A young Suffolk soldier, who died in action in Belgium 100 years ago, is being remembered in a special exhibition in Drinkstone, his home village.
Private Albert Smith was serving with the 1st Battalion Prince of Wales’s Own (West Yorkshire) Regiment in Ypres when he was killed by a shell, age 19. He is buried in the Potijze Burial Ground Cemetery, just outside Ypres.
An exhibition charting his life and military service has been compiled on behalf of the Drinkstone War Memorial Institute (Village Hall) by Robin Sharp, the vice chairman.
He said: “The exhibition is part of Drinkstone’s effort to remember all of the 15 men from the village who lost their lives during the First World War.
“We are focusing on each man in turn, as we reach the centenary of their deaths – Albert Smith is the fourth Drinkstone man to be commemorated in this way.
“We feel that this is a fitting way to mark the impact that their loss had on the village, to honour their lives and keep the solemn pledge ‘We will remember them’.”
The exhibition is free to view and will be on display at Drinkstone Village Hall until March 31.
Mr Sharp added: “We’re proud to be able to remember and honour Albert Smith and show that his life and sacrifice have not been forgotten by this generation of Drinkstonians.
“We were pleased to have found a photograph of Albert Smith, originally published in the Bury Free Press in July 1916, which is included in the exhibition.
“The stories of each man are, however, not ‘complete’ and we’d be delighted to receive any further information about Albert Smith, or of the other 14 men, to help us to celebrate their lives.”
What is known of Albert Smith:
Albert Smith was born in Felsham on December 17, 1896, third youngest of nine children of John and Ellen (née Pilbrow) Gill.
The Smith family moved to Drinkstone in 1905 and Albert was enrolled at Drinkstone School, age eight.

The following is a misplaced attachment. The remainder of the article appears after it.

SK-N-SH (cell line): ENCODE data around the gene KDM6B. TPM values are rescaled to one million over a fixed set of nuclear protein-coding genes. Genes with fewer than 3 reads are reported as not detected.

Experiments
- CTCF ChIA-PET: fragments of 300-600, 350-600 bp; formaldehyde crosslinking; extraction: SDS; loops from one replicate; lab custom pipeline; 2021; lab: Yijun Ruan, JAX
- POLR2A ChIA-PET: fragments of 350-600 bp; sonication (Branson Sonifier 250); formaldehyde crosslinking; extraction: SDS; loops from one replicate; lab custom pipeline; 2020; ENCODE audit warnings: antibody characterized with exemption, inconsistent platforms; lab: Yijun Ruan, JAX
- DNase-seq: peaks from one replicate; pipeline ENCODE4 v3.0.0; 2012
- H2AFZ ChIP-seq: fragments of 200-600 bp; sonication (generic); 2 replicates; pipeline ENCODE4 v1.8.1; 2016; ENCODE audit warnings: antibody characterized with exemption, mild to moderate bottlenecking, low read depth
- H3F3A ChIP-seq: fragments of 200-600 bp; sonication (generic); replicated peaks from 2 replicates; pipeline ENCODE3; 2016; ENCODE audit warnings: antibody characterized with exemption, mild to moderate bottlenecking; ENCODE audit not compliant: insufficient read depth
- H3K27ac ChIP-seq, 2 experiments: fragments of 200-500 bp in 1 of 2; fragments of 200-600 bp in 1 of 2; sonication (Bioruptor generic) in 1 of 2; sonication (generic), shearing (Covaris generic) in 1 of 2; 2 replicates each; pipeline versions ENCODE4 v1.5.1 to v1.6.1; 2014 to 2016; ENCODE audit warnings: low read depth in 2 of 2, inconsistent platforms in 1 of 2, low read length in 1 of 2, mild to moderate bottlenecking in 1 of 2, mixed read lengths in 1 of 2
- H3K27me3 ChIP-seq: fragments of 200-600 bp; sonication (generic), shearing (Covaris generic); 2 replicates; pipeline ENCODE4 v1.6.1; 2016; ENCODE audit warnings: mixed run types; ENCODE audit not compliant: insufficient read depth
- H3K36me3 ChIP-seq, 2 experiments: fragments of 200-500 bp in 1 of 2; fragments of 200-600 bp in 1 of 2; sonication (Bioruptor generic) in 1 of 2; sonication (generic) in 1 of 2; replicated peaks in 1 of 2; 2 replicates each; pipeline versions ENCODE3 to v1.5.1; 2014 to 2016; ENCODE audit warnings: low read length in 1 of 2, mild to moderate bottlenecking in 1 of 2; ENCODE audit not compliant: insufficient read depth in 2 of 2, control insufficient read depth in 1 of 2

In the 1911 census, his age was recorded as 14, his occupation as farm labourer and he was living with an uncle and aunt in Thorpe Morieux.
He is next recorded as volunteering for the army in York aged 17¾, joining the 1st Battalion Prince of Wales’s (West Yorkshire) Regiment. We can only assume that he had travelled north, so far from home, looking for work.
As the legal age for service overseas was 19, Albert spent the next 15 months training and on home service, before landing in France on December 10, 1915, just one week short of his 19th birthday. He boarded a troop train to join his Regiment, which was serving in and around the Belgian city of Ypres.
The next three months of Albert’s service were a rather repetitive routine of duties between the trenches, the battered city and behind the lines. Typically, it was working parties at night (where the tasks were digging out and repairing trenches, dugouts, relief lines and billets) and carrying ammunition and other supplies to the front line.
Although Albert Smith probably did not take part in any actual fighting, he certainly experienced life ‘under fire’ with shelling, as well as enemy sniping and even one gas attack.
At the beginning of March, Albert was back in the trenches in the front line.
On Saturday March 4, the Regimental War Diary reads: “Trenches. Snow fell all morning after a wet night, enemy very quiet during night, ‘S’ Line shelled in afternoon …. Casualties: 1 killed – 4 wounded.”
The soldier killed was Private Albert Smith. He was aged 19.
Reports in the Bury Free press refer to ‘a gallant young Drinkstone soldier’ killed in action by a shell.
His death was all the more poignant since the Battalion left the trenches not much more than a week later and the following five weeks were spent resting, and training in a camp near Calais.
He now lies in the Potijze Burial Ground Cemetery, near the city of Ypres.
The sad news of Albert’s death was delivered to his parents John and Ellen back in Drinkstone.
In due course, his service medals – 1915 Star, British War Medal, Victory Medal - as well as the Memorial Plaque (or ‘Dead Man’s Penny’) and Scroll would have been sent to his family.
It was his parents too who received his outstanding army pay of £5 16s. 1d (£5.80½p) on June 9, 1916, and a War Gratuity of £6 on August 16, 1919.
Albert Smith’s name is inscribed on the war memorial in All Saints Church, Drinkstone; it also appears on a memorial in Felsham School (now the Village Hall) in memory of former pupils.
However, although he and both his parents were born in Felsham, his name was not included on that village’s war memorial in St Peters Church.
But Albert Smith is still remembered in Drinkstone a century after his death – the fourth man on the village war memorial to have fallen in the First World War.